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You might question Carmen Presti’s sanity, but it’s tough to question his heart. Not many people, after all, would spend 14 to 16 hours a day with a bunch of monkeys and chimpanzees.

Carmen and his wife, Christie, for years have cared for chimpanzees and more than two dozen rescue monkeys in a converted grocery store on a residential street in Niagara Falls.

It’s not a life most people would choose. They realized early that caring for primates, including chimpanzees Charlie and Kiko, was a life endeavor.

“This is a full-time commitment,” Carmen Presti said. “We really don’t have time for children.”

For more than a decade, the Prestis have been working toward opening a sanctuary on 30 acres of farmland they own in Wilson. They’ve already built a house on the land, but getting approval for the sanctuary took years since the town didn’t have any laws on the books for such a thing. The Prestis finally got the go-ahead this year, but then Charlie, a chimp trained in karate who made television appearances in his youth, fell ill. He died of heart failure last month and was mourned at a memorial service that drew hundreds of well-wishers.

Charlie the Chimp may have been the famous one, but Kiko is on his way to becoming internationally known. News last week that an animal rights group wants to designate the chimpanzee and three others as legal persons was picked up from Russia to Australia.

The idea provoked a collective: They want to do what?

Cue the jokes. Should chimps pay taxes? Get Social Security numbers?

But the Nonhuman Rights Project is serious. It’s a calculated attempt at finding just the right court to upend the way the legal system views animals.

The group has argued that chimps are “cognitively complex autonomous” legal persons that deserve the right not to be imprisoned. But it doesn’t suggest chimps are capable of living on their own, free to rent apartments and vote.

The suit seeks freedom for Kiko, but that wouldn’t mean the kind of freedom you and I enjoy.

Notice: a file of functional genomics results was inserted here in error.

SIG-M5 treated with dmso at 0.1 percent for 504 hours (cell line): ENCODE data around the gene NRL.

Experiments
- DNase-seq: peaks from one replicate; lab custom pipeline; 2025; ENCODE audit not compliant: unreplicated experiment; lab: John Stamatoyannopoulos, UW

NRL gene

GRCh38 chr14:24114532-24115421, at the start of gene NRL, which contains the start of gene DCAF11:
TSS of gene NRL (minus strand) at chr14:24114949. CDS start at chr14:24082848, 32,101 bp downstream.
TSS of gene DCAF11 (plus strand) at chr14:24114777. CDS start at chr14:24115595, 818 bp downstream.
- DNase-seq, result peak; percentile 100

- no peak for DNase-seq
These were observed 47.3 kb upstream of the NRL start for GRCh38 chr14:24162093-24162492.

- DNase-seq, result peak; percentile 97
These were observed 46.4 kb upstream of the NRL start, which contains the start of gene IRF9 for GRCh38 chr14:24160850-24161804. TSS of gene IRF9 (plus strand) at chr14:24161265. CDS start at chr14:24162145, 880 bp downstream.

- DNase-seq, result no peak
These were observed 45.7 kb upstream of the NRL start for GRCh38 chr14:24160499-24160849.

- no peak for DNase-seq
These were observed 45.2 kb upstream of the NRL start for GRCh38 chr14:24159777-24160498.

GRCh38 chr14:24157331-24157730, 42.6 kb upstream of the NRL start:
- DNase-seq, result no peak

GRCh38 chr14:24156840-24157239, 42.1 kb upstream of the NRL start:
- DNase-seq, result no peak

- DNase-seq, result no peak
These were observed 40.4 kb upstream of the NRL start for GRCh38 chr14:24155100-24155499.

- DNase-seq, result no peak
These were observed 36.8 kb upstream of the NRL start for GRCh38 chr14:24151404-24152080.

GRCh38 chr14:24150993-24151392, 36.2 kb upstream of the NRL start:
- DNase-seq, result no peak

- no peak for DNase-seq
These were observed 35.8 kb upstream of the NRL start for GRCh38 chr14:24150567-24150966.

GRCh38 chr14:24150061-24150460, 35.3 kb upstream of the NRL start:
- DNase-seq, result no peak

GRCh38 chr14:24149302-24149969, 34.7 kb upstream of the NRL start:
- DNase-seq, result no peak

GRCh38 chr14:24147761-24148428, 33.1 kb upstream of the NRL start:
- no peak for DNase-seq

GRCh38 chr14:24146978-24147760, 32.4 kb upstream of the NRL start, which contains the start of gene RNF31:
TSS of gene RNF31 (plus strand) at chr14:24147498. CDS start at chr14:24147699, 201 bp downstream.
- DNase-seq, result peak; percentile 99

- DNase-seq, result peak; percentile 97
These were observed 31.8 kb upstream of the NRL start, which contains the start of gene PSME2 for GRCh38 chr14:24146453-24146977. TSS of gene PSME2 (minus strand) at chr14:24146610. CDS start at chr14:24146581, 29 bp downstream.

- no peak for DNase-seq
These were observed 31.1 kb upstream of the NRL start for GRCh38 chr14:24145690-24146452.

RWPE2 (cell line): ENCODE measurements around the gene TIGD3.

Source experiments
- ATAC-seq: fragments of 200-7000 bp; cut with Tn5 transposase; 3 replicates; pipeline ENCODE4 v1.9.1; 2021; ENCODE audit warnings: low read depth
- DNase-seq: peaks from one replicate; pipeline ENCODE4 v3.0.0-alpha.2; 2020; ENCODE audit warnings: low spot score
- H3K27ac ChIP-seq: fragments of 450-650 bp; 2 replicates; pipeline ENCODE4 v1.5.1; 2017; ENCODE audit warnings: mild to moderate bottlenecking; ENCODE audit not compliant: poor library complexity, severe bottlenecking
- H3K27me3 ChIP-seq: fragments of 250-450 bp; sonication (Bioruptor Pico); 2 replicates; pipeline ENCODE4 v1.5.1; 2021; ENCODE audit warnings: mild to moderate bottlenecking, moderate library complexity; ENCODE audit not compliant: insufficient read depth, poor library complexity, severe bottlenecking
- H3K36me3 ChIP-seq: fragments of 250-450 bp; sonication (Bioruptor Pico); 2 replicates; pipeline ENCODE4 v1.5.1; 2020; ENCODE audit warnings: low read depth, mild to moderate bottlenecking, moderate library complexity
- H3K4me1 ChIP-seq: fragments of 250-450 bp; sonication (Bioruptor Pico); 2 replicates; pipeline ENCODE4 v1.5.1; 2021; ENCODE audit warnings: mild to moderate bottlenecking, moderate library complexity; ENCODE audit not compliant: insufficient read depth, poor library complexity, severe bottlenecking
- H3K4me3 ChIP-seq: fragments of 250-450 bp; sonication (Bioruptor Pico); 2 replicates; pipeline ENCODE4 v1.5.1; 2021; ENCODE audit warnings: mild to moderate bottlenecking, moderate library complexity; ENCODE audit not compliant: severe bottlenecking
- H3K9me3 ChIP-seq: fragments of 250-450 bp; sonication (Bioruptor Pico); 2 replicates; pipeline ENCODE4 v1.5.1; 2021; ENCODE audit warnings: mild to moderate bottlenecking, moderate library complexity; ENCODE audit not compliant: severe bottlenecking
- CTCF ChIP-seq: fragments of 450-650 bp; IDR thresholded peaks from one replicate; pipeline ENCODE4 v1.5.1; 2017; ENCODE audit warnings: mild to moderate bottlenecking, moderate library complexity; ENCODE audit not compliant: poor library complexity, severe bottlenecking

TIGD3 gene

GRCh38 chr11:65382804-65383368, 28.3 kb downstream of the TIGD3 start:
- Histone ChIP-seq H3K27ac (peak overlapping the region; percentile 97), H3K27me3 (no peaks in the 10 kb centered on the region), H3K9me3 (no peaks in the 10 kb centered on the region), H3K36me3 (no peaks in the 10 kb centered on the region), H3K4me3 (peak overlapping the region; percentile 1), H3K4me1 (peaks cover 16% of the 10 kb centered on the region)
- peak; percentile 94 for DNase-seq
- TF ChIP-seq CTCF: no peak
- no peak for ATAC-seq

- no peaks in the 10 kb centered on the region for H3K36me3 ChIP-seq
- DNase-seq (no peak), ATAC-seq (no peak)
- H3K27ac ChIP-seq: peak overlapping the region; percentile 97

The group wants Kiko transferred to one of eight organizations in the North American Primate Sanctuary Alliance. In other words, freedom will mean another captive home – albeit one that may provide him the ability to socialize with groups of chimpanzees and access to a more rural environment.

The suit seems like an end-run around the fact that there hasn’t been any cruelty complaint lodged against the care the Prestis have provided.

Michael Borowiec, a Wheatfield veterinarian who has helped care for Kiko and Charlie, called the Prestis’ oversight of the animals “exemplary.”

“They see them almost as equals, but are absolutely respectful of what is not the same as a human being,” said Borowiec, who sits on the board of the Prestis’ nonprofit organization. “They are remarkable people, and the care they take is also remarkable.”

Even if Kiko won the right to be viewed as a legal “person,” what right would another group have to become its legal guardian, when there’s no indication that the Prestis have been anything other than loving to these animals?

Animals cared for by humans are defenseless and dependent. They deserve strict laws that protect them from cruelty and harm. Anything else is just monkey business.

email: djgee@buffnews.com

The suit seeks freedom for Kiko, but that wouldn’t mean the kind of freedom you and I enjoy.